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over the deep! I might fill a volume with the reveries of a sea voyage, for with me it is almost a continual reverie—but it is time to get to shore. . .
It was a fine sunny morning when the thrilling cry of “lạnd !” was given from the mast head. None but those who have experienced it can form an idea of the delicious throng of sensations which rush into an American's bosom, when he first comes in sight of Europe. There is a volume of associations with the very name. It is the land of promise teeming with every thing of which his childhood has heard, or on which his studious years have pondered.
From that time until the moment of arrival, it was all feverish excitement. The ships of war that prowled like guardian giants along the coast; the headlands of Ireland, stretching out into the channel; the Welsh mountains, towering into the clouds; all were objects of intense interest. As we sailed up the Mersey, I reconnoitred the shores with a telescope. My eye dwelt with delight on neat cottages, with
their trim shrubberies and green grass plots. I saw the mouldering ruin of an Abbey overrun with ivy, and the taper spire of a village church rising from the brow of a neighbouring hill—all were characteristic of England.
The tide and wind were so favourable, that the ship was enabled to come at once to the pier. It was thronged with people; some idle lookers-on, others eager expectants of friends or relatives. I could distinguish the merchant to whom the ship was consigned. I knew him by his calculating brow and restless air. His hands were thrust into his pockets; he was whistling thoughtfully, and walking to and fro, a small space having been accorded him by the croud, in deference to his temporary importance. There were repeated cheerings and salutations interchanged between the shore and the ship, as friends happened to recognize each other. I particularly noticed one young woman of humble dress, but interesting demeanour. She was leaning forward from among the crowd; her eye hurried over the ship as it neared the shore, to catch some wished-for countenance. She seemed disappointed and agitated; when I heard a faint voice call her name. It was from a poor sailor, who had been ill all the voyage, and had excited the sympathy of every one on board. When the weather was fine, his messmates had spread a mattress for him on deck in the shade, but of late his illness had so increased, that he had taken to his hammock, and only breathed a wish that he might see his wife before he died. He had been helped on deck as we came up the river, and was now leaning against the shrouds, with a countenance so wasted, so pale, so ghastly, that it was no wonder even the eye of affection did not recognize him. But at the sound of his voice, her eye darted on his features; it read, at once, a whole volume of sorrow; she clasped her hands, uttered a faint shriek, and stood wringing them in silent agony.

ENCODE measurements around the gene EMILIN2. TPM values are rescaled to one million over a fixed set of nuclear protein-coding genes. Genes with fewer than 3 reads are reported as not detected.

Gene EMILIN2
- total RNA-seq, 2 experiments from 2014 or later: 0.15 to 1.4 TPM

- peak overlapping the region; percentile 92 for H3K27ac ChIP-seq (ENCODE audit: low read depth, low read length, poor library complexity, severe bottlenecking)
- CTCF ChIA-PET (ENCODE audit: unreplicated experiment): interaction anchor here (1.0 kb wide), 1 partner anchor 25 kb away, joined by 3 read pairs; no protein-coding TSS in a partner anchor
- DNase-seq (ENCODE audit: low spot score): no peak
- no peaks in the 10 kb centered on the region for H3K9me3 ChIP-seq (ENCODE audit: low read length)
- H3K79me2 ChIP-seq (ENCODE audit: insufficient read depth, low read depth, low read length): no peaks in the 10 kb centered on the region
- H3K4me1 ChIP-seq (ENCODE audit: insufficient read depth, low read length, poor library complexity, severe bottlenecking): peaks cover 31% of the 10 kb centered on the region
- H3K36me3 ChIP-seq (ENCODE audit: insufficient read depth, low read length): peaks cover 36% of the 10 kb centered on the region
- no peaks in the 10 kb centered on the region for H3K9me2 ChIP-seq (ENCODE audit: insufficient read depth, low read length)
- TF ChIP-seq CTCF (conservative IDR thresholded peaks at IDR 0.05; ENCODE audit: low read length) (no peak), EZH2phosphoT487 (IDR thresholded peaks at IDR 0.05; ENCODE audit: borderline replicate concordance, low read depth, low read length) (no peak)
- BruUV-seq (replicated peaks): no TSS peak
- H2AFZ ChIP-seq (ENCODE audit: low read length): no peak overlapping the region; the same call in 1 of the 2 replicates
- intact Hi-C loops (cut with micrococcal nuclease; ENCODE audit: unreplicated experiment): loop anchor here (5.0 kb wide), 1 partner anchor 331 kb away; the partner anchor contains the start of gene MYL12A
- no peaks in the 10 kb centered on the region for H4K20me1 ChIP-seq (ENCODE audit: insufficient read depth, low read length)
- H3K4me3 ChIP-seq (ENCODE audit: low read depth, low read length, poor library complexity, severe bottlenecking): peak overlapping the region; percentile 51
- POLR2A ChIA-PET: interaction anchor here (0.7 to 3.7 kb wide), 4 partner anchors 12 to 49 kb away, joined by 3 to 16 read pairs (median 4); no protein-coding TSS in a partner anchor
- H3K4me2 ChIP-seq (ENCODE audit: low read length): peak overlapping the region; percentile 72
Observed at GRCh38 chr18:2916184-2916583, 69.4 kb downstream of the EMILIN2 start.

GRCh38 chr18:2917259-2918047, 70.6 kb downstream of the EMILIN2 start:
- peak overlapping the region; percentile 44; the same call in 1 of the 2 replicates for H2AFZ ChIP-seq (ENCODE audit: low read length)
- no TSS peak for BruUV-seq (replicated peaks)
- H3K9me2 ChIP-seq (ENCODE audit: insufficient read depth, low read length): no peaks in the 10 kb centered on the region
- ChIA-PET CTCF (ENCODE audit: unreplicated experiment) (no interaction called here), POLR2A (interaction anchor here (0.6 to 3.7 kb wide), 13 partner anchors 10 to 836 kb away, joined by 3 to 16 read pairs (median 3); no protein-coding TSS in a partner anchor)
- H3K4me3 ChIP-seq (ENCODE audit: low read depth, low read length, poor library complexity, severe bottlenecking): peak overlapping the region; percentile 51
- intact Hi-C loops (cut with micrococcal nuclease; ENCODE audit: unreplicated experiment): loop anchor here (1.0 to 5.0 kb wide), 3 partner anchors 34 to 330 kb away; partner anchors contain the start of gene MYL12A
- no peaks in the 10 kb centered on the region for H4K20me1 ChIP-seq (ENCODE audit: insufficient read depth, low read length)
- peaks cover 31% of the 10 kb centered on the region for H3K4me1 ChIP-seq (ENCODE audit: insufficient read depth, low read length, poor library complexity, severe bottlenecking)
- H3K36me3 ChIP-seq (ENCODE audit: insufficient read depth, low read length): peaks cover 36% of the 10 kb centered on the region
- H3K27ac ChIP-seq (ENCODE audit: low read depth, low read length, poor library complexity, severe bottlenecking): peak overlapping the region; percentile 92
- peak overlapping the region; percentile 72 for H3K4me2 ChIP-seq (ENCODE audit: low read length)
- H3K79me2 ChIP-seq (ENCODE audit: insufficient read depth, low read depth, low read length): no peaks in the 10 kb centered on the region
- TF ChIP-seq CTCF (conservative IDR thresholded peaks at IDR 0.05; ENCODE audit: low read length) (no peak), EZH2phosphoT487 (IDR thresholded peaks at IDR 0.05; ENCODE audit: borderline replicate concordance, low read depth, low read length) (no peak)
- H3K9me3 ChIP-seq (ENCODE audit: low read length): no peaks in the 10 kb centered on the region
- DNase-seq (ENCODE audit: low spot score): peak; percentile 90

All now was hurry and bustle. The meetings of acquaintances—the greetings of friends-the consultations of men of business. I alone was solitary and idle. I had no friend to meet, no cheering to receive. I stepped upon the land of my forefathers—but felt that I was a stranger in the land,
- - In the service of mankind to be
One of the first places to which a stranger is taken in Liverpool, is the Athenæum. It is established on a liberal and judicious plan; it contains a good library, and spacious reading room, and is the great literary resort of the place. Go there at what hour you may, you are sure to find it filled with grave looking personages, deeply absorbed in the study of newspapers.
As I was once visiting this haunt of the learned, my attention was attracted to a person just entering the room. He was advanced in life, tall, and of a form that might once have